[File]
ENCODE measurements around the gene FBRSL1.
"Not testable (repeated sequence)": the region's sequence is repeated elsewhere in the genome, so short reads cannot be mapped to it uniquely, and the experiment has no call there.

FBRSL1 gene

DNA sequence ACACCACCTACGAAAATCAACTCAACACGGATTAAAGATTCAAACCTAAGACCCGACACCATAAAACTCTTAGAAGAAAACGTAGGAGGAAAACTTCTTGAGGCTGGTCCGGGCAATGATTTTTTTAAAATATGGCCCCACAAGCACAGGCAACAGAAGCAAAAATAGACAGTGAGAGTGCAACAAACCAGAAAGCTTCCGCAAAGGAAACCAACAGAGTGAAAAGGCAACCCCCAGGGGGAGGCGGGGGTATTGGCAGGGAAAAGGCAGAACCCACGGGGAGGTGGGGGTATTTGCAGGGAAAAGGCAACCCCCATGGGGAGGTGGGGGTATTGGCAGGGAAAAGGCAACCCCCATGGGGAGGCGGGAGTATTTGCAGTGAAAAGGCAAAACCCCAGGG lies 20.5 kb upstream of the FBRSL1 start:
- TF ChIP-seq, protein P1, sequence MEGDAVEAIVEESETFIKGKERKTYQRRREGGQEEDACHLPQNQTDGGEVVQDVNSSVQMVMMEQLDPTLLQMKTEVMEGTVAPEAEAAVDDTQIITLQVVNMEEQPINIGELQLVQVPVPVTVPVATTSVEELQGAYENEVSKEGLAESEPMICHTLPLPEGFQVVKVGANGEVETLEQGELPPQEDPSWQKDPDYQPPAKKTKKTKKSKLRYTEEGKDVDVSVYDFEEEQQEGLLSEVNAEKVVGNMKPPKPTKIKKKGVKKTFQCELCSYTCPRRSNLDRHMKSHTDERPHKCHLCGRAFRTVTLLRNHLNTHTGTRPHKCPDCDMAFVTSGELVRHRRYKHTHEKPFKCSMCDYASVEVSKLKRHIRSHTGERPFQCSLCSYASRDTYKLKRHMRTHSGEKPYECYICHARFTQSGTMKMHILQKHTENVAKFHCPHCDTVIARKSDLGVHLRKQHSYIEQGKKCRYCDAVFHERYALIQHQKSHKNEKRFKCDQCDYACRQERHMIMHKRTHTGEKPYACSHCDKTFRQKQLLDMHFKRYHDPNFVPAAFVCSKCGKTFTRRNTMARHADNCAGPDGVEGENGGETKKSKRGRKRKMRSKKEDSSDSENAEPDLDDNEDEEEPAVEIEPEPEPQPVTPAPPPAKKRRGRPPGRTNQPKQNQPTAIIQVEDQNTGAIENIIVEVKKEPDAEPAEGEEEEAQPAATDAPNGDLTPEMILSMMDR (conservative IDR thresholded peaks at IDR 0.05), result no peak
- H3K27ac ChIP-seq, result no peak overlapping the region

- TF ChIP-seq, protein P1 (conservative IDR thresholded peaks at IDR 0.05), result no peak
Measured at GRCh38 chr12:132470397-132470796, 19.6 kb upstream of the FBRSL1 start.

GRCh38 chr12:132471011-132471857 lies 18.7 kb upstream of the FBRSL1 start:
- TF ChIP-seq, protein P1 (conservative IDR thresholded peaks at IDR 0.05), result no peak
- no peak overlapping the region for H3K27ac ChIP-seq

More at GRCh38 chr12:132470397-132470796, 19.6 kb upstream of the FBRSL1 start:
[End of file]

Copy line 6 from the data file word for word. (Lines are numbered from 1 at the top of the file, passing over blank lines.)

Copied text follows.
- H3K27ac ChIP-seq, result no peak overlapping the region